MySQL – INDEXES – Tutorialspoint

A database index is a data structure that improves the speed of operations on a table. Indexes can be created using one or more columns, providing the basis for both quick random searches and efficient order of access to records.

When creating the index, you must consider that all columns will be used to perform SQL queries and create one or more indexes on those columns.

Practically, indexes are also a type of tables, which keep the primary key or index field and a pointer to each record in the actual table.

Users cannot see the indexes, they are only used to speed up queries and will be used by the database search engine to locate records very quickly.

INSERT and UPDATE statements take longer on tables that have indexes, while SELECT statements become fast on those tables. The reason is that when inserting or updating, a database also needs to insert or update index values.

Simple and

unique index

You can create a single index on a table. A single index means that no two rows can have the same index value. This is the syntax for creating an index on a table.

CREATE UNIQUE INDEX index_name IN table_name (COLUMN1, COLUMN2,…);

You can use one or more columns to create an index.

For example, we can create an index on tutorials_tbl using tutorial_author.

CREATE UNIQUE INDEX AUTHOR_INDEX IN tutorials_tbl (tutorial_author)

You can create a simple index on a table. Simply omit the UNIQUE keyword from the query to create a simple index. A simple index allows duplicate values in a table.

If you want to index the values in a column in descending order, you can add the reserved word DESC after the column name.

MYSQL> CREATE tutorials_tbl SINGLE INDEX AUTHOR_INDEX (tutorial_author DESC) ALTER command to add and

delete INDEX

There are four types of statements for adding indexes to a table

− ALTER TABLE tbl_name ADD PRIMARY KEY (column_list)

  • − This statement adds a PRIMARY KEY, which means that indexed values must be unique and cannot be NULL.

  • ALTER TABLE tbl_name ADD UNIQUE index_name (column_list) − This statement creates an index for which values must be unique (except for null values, which can appear multiple times).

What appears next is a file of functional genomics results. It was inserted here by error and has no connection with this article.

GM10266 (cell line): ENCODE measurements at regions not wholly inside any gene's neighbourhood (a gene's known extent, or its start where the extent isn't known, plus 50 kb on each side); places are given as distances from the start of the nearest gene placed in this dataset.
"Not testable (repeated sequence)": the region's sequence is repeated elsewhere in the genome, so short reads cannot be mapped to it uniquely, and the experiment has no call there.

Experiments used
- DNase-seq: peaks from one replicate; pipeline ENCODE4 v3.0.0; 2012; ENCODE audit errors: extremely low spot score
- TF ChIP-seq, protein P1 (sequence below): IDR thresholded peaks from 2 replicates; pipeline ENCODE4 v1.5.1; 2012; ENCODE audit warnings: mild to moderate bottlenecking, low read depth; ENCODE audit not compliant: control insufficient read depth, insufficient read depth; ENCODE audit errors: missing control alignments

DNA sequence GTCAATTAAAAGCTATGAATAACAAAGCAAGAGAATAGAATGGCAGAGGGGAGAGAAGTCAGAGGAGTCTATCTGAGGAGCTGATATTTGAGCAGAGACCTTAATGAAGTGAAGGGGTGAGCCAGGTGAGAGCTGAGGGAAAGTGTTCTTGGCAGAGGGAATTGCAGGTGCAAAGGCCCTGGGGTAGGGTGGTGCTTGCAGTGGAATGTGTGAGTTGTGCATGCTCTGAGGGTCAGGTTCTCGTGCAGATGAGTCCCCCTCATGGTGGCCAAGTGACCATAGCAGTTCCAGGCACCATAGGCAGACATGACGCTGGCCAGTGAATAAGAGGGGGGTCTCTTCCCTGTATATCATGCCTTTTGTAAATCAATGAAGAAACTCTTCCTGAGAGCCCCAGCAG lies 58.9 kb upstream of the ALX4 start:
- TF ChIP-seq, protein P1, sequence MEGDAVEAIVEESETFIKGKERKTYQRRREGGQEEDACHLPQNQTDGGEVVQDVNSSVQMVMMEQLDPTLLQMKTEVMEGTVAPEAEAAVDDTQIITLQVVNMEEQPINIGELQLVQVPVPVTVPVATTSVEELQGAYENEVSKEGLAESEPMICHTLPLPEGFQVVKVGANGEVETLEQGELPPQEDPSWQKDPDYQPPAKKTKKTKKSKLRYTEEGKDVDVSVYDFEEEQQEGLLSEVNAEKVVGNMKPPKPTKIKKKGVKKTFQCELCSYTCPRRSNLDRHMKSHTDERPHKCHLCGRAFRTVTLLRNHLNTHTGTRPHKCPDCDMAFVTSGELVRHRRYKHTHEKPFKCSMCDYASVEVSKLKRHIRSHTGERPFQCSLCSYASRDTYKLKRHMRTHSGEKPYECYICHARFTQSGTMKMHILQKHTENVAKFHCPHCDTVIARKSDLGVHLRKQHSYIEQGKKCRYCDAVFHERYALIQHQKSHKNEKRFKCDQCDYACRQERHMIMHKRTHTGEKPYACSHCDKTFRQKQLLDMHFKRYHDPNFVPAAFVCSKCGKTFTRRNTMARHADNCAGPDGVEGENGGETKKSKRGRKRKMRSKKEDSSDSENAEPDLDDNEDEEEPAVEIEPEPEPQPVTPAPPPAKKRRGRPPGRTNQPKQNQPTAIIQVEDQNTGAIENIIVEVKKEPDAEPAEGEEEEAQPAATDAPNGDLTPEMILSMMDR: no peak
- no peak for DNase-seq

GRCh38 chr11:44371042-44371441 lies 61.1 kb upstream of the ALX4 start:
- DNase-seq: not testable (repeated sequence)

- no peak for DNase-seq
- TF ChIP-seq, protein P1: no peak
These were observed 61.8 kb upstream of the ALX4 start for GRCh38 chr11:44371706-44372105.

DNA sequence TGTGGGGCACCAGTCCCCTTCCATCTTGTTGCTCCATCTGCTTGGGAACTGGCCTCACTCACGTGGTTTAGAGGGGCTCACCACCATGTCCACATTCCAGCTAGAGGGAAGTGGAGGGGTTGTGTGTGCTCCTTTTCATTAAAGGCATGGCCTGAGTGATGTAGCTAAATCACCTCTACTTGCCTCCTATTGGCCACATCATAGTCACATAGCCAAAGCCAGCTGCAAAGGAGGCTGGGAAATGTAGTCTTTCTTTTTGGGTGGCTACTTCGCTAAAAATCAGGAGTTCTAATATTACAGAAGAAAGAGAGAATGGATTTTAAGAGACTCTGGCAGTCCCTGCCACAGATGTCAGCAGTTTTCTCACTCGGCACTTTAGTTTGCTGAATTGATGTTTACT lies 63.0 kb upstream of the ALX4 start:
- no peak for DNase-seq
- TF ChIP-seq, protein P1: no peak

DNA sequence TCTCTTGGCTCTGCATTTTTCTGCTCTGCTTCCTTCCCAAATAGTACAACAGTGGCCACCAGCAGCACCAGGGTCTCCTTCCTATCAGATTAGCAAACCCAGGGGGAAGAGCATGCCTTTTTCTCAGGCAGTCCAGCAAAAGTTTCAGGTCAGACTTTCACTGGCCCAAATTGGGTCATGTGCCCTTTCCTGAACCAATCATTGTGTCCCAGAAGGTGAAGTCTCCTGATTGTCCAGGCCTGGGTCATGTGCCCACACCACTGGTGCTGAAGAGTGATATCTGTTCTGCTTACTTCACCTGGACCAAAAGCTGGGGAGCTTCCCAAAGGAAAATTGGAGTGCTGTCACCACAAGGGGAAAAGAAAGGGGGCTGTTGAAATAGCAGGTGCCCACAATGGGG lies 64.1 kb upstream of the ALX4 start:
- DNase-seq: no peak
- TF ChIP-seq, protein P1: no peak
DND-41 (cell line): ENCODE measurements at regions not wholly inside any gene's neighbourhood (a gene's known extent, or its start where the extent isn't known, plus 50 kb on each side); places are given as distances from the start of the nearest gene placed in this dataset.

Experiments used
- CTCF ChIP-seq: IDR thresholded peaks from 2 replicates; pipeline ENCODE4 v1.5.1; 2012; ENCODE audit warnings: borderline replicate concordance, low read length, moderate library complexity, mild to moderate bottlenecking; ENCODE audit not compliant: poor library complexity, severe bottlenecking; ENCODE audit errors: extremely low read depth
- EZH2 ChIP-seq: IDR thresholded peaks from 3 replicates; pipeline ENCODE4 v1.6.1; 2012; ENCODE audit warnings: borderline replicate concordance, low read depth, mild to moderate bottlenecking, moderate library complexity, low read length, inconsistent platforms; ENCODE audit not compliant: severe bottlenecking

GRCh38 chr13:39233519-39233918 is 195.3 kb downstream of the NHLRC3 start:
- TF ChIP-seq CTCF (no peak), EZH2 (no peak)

• ALTER TABLE tbl_name ADD index_name INDEX (column_list): Adds an ordinary index in which any value can appear more than once.

  • ALTER TABLE tbl_name ADD FULL-TEXT index_name (column_list): This creates a special full-text index that is used for full-text search purposes.

The following block of code is an example for adding index to an existing table.

mysql> ALTER TABLE testalter_tbl ADD INDEX (c);

You can delete any INDEX using the DROP clause together with the ALTER command.

Try the following example to delete the index you created earlier.

mysql> ALTER TABLE testalter_tbl DROP INDEX (c);

You can delete any INDEX using the DROP clause together with the ALTER command.

ALTER Command to add and drop the PRIMARY KEY

You can also add a primary key in the same way. But make sure that the primary key works in columns, which are NOT NULL.

The following block of code is an example for adding the primary key to an existing table. This will cause a NON-NULL column first and then add it as a primary key.

mysql> ALTER TABLE testalter_tbl MODIFY i INT NOT NULL; mysql> ALTER TABLE testalter_tbl ADD PRIMARY KEY (i);

You can use the ALTER command to delete a primary key as follows:

mysql> ALTER TABLE, testalter_tbl DROP PRIMARY KEY;

To remove an index that is not a PRIMARY KEY, you must specify the name of the index.

Viewing index information

You can use the SHOW INDEX command to list all indexes associated with a table. Vertical format output (specified by G) is often useful with this statement, to avoid a long line wrapping −

Try the following example

: mysql> SHOW table_nameG INDEX……..

Contact US